Kelly Gallaher has a few more luncheon arrest videos at her YouTube channel

Protesters, reporters arrested at the Capitol today

Reporters Arrested

Two female reporters were arrested today at the Capitol. One is named Sam Bayfield, per the audio you’ll hear in this video.

I called WORT FM assuming that they would get more on their 6:30PM local news show, and I was told by Joanne Powers that Sam was giving details to WORT at that very moment.

If you are in the Madison area, tune in to 89.9FM 6:30PM CST. You can also hear WORT online via this LINK. I’ll put the archived show here, as well.

Protesters Arrested

“Capitol Police Chief Charles Tubbs says four people were arrested for disorderly conduct after they tried to enter the building without stopping for police clearance through metal detectors.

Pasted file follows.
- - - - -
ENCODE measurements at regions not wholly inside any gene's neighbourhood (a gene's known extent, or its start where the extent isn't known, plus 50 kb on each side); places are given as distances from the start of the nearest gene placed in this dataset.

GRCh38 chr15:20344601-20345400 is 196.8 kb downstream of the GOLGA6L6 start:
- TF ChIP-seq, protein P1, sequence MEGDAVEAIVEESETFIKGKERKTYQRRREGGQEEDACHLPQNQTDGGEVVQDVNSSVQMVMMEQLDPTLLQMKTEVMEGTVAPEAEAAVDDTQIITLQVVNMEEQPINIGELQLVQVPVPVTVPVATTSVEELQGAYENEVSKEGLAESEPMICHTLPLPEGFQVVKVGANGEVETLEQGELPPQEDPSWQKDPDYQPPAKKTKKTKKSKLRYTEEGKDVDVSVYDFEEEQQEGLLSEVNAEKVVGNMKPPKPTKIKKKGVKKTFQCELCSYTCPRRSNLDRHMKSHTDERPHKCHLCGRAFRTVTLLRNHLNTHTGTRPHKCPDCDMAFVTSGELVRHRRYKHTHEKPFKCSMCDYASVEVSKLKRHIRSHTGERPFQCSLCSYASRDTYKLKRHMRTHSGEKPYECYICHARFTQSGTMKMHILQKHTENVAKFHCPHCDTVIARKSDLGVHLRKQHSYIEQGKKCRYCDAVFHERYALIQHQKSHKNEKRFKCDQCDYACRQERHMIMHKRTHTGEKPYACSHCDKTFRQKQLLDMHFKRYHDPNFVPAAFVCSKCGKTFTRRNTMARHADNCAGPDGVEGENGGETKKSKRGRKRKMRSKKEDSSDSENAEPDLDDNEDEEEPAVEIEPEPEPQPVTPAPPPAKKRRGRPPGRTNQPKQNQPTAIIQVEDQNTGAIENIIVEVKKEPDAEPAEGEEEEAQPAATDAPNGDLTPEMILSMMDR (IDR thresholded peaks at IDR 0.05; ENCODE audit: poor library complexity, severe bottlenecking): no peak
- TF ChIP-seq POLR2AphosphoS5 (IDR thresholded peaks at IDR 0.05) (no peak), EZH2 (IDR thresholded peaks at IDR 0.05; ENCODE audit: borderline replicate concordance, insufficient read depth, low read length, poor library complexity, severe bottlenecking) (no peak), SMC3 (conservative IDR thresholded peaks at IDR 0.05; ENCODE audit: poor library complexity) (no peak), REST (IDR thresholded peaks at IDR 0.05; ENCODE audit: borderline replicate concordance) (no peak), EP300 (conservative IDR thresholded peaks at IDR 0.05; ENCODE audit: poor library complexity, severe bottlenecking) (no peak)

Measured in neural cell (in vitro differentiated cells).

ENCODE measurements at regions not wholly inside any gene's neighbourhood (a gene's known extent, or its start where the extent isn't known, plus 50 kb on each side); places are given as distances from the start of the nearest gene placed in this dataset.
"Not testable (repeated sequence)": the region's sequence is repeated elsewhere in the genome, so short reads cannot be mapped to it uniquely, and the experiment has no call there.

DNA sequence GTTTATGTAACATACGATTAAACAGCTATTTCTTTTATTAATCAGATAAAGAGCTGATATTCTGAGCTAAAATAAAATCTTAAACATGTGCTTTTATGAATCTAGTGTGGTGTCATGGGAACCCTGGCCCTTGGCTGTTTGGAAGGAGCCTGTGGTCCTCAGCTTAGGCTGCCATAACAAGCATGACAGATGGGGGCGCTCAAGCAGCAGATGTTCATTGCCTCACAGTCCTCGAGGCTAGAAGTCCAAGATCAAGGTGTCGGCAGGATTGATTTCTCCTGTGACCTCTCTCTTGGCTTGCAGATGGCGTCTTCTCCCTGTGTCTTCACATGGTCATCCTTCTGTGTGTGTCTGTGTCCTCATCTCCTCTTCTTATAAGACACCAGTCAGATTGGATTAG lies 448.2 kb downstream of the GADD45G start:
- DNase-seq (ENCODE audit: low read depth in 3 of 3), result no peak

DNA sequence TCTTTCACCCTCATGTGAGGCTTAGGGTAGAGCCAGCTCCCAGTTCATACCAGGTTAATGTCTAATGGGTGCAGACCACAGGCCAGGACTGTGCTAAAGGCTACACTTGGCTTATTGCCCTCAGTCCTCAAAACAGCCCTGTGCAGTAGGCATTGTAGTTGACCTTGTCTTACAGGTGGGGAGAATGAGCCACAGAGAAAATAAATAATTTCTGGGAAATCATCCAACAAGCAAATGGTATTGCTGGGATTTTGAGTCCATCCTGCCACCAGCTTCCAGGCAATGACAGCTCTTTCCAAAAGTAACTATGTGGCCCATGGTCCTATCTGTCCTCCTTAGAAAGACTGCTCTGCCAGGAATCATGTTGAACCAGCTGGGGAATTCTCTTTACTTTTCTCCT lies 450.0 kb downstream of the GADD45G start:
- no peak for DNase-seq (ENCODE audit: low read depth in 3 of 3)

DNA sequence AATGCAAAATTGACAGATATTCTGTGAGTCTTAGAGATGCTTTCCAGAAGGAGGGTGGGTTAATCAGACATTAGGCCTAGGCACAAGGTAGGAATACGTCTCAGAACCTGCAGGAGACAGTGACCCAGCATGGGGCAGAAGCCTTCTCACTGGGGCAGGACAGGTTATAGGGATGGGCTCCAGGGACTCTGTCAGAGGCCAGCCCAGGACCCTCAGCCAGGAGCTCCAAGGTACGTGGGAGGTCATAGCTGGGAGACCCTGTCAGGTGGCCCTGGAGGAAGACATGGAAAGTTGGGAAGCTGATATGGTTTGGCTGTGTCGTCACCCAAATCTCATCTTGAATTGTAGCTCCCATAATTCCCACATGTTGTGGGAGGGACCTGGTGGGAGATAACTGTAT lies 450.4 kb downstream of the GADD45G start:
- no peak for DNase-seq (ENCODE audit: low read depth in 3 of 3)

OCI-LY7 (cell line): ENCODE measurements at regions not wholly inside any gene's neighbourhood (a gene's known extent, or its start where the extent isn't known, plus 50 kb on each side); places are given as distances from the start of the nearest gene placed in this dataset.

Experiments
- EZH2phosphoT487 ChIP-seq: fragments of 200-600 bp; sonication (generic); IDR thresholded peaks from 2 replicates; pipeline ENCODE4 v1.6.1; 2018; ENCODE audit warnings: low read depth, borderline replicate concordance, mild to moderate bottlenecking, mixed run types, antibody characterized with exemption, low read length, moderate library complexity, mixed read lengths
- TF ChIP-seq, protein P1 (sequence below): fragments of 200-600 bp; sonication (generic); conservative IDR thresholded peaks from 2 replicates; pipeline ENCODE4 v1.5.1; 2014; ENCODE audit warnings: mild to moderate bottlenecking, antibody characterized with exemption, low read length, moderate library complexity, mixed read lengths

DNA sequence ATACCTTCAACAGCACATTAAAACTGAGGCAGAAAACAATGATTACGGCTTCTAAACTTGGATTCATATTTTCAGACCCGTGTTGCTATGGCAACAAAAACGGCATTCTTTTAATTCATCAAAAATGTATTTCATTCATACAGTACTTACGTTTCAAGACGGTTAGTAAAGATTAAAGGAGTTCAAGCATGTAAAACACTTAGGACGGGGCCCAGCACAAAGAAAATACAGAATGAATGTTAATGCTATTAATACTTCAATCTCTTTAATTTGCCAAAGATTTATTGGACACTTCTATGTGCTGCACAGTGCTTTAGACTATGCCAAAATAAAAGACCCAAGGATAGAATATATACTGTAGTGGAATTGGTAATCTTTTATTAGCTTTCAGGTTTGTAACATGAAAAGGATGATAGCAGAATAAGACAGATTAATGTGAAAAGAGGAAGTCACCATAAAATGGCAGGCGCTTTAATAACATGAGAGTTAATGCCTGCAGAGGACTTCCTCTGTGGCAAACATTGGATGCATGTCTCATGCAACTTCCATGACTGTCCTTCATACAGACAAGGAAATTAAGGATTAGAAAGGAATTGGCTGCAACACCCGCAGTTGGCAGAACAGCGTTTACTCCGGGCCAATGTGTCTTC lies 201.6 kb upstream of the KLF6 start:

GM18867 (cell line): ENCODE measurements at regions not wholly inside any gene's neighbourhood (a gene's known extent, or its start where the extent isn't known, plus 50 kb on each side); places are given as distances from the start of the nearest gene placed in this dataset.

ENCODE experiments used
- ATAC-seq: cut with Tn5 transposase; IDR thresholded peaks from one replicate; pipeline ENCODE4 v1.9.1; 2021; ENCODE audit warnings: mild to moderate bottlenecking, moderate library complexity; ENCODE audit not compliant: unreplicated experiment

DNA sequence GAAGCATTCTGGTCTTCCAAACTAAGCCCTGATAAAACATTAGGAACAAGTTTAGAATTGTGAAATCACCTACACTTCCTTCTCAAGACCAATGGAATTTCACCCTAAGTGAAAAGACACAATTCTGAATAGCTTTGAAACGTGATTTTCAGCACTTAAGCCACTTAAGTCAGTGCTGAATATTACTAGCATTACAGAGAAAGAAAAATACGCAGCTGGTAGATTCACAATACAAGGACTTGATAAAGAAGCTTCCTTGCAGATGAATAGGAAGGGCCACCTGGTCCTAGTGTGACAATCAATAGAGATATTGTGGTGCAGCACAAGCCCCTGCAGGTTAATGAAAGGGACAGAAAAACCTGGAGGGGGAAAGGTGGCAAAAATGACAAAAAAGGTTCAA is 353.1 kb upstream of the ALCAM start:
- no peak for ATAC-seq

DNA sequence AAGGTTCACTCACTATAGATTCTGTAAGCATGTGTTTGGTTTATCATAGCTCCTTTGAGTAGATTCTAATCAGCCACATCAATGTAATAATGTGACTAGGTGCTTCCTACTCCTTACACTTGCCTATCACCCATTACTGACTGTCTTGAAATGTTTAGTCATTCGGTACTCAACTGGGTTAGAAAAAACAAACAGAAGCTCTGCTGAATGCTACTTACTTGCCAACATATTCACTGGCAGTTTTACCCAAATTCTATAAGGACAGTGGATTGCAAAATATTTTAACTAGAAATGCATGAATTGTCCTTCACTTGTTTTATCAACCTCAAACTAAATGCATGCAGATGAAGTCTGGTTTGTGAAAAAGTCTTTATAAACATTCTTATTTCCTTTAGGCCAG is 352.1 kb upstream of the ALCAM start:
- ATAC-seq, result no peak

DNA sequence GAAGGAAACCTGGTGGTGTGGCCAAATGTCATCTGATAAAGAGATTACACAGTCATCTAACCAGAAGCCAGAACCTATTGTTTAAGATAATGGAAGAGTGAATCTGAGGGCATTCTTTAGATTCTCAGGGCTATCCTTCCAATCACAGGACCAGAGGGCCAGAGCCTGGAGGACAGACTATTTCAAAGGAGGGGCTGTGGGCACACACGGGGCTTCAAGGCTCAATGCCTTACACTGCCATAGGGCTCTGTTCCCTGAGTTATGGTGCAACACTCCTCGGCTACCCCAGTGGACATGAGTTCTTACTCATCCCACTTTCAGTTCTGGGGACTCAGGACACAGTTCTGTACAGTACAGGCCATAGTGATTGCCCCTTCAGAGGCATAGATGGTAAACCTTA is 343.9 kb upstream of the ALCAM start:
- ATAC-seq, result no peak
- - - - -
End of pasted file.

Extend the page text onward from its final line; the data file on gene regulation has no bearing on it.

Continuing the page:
He says a fifth person was arrested for trying to prop open a door presumably so others could enter later to avoid police.”

Also cited today were three of Madison’s most avid protesters who blocked road traffic on the square: Segway Jeremy, C.J., and C.J.’s brother (whose name I am trying to track down). From the police blotter: “three people were cited for Obstructing a Roadway after refusing to get out of the street. The Capitol Square was back open to traffic shortly after 1:00 p.m.”

Sounds like another M&I Bank Closing Attempt

Also from Madison’s police blotter: ” …two people were cited for Disorderly Conduct following a disturbance inside the foyer of M&I bank, 1 W. Main St. Officers said around 30 gained entry to the area, which is between two doors leading into the bank. They were told they needed to leave or be arrested. Most chose to exit”.